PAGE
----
Now, I don’t claim to be an RDF guru, far from it, however I have been working a lot with it recently at the office, and think I have a pretty good handle on it. For that reason, I’m blogging a bit about a pet peeve of how RDF is sometimes written by tools/people who don’t really understand it–or at least share my understanding of it.

In RDF if you want to have a list of items, you can use a container of either a <rdf:Bag> type or <rdf:Seq> depending on if you want an unordered, or ordered list. In each of them, you end up having a list of <rdf:li> list items. For people with HTML experience this is pretty simple.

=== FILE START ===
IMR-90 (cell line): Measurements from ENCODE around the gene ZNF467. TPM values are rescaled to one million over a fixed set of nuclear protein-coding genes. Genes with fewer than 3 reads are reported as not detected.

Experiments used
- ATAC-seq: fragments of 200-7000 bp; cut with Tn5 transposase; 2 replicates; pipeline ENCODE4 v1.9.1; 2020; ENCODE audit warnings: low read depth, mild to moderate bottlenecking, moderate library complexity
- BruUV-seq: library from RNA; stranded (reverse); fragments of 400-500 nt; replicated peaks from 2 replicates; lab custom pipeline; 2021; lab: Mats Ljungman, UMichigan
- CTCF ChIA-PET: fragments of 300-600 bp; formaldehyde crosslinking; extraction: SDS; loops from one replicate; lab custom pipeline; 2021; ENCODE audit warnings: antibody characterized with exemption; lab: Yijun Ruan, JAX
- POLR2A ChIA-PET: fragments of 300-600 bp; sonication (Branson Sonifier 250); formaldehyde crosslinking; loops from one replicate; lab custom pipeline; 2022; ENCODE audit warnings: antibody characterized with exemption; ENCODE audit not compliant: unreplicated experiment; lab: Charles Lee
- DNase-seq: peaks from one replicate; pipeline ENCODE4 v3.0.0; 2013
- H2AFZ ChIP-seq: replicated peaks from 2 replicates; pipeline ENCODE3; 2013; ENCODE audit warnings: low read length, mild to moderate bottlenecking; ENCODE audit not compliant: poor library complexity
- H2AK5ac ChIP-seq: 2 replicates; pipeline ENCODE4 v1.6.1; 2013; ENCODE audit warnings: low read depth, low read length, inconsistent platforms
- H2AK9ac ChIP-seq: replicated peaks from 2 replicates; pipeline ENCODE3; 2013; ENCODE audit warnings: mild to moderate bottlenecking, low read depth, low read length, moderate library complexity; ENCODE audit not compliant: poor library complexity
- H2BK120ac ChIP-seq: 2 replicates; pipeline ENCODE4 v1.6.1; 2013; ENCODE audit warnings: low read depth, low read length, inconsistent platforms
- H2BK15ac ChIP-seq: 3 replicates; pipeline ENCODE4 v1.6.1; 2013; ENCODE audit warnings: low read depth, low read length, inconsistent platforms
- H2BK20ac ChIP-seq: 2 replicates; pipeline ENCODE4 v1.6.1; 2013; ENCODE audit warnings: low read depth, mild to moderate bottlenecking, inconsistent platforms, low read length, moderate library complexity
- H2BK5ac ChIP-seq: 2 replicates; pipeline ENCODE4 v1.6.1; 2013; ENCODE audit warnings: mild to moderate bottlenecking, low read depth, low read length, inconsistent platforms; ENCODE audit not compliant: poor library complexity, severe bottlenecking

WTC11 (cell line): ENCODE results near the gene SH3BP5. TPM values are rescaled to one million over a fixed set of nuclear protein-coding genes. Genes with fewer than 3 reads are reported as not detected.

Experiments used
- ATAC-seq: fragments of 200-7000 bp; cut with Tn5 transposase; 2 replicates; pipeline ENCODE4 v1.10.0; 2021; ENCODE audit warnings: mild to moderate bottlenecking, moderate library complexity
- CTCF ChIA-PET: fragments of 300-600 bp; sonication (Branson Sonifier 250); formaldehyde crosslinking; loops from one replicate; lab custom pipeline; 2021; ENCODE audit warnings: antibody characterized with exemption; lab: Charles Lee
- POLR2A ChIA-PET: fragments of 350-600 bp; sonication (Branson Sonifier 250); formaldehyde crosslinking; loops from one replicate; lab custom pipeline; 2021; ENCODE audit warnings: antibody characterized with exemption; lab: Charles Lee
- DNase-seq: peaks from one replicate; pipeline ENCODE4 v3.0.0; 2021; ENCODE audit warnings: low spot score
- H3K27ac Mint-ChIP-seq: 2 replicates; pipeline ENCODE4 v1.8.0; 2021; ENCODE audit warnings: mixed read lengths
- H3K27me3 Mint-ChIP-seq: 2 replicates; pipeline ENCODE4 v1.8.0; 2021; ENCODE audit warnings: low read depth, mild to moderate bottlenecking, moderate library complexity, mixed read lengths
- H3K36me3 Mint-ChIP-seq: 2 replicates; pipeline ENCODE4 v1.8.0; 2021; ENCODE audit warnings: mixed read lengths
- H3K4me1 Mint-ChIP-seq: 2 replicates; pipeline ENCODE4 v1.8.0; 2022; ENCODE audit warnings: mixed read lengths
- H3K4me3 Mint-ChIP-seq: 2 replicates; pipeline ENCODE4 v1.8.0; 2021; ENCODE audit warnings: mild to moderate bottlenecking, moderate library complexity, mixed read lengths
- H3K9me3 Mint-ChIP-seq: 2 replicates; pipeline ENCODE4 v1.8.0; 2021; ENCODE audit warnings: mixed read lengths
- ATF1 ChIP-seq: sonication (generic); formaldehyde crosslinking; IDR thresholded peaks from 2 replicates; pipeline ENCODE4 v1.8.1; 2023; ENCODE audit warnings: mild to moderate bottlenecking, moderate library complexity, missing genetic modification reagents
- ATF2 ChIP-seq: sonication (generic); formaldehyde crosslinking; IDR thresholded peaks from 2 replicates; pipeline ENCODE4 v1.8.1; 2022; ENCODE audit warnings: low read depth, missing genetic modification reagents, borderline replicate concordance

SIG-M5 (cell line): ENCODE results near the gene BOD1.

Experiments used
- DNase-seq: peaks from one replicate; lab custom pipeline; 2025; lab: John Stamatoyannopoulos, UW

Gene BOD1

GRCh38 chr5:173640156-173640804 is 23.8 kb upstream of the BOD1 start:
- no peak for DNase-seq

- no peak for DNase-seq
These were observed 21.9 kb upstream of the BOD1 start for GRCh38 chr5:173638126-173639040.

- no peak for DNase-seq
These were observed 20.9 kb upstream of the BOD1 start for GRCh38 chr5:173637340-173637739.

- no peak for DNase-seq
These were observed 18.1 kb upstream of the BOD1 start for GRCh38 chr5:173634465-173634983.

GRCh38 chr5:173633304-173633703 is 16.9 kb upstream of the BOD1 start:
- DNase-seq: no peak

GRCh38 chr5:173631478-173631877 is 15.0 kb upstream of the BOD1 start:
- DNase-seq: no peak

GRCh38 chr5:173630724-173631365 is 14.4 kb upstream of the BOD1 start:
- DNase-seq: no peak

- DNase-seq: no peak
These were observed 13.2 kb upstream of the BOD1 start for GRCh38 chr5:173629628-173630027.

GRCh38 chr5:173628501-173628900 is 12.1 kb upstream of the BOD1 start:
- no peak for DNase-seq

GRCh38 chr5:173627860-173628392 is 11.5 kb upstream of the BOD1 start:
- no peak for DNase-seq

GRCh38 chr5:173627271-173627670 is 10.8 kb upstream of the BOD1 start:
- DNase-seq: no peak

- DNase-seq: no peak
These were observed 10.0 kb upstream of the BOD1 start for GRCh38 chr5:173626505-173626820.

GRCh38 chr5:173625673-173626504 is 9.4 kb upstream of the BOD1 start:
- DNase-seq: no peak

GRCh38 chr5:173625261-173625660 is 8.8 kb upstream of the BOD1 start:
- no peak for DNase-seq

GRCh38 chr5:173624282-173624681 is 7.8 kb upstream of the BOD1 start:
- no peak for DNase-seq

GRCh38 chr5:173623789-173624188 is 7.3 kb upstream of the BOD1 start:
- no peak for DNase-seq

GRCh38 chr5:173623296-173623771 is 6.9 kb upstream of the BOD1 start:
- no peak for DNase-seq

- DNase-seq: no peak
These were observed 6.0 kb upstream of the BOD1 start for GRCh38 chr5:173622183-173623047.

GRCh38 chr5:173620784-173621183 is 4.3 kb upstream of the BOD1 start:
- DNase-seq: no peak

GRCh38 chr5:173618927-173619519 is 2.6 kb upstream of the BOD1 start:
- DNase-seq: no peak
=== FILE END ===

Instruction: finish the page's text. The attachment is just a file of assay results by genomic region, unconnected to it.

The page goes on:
What happens when you generate a list from a multi-select box or drop-down type Option selection widget? Well, it should simply create an XML/RDF structure thusly:

<RDF:Bag>
<RDF:li>Foo</RDF:li>
<RDF:li>Bar</RDF:li>
</RDF:Bag>

Only some people/tools add their own slice of XML:

<RDF:Bag>
<RDF:li>
<option>Foo</option>
</RDF:li>
<RDF:li>
<option>Bar</option>
</RDF:li>
</RDF:Bag>

Not only is this harder to read and understand in a large RDF graph, it generates completely unnessesary triples. Even in RDF, which is by far the most complex XML syntax I’ve worked with (save XMI from the OMG) the KISS principle should apply.

Cheers,

Sean

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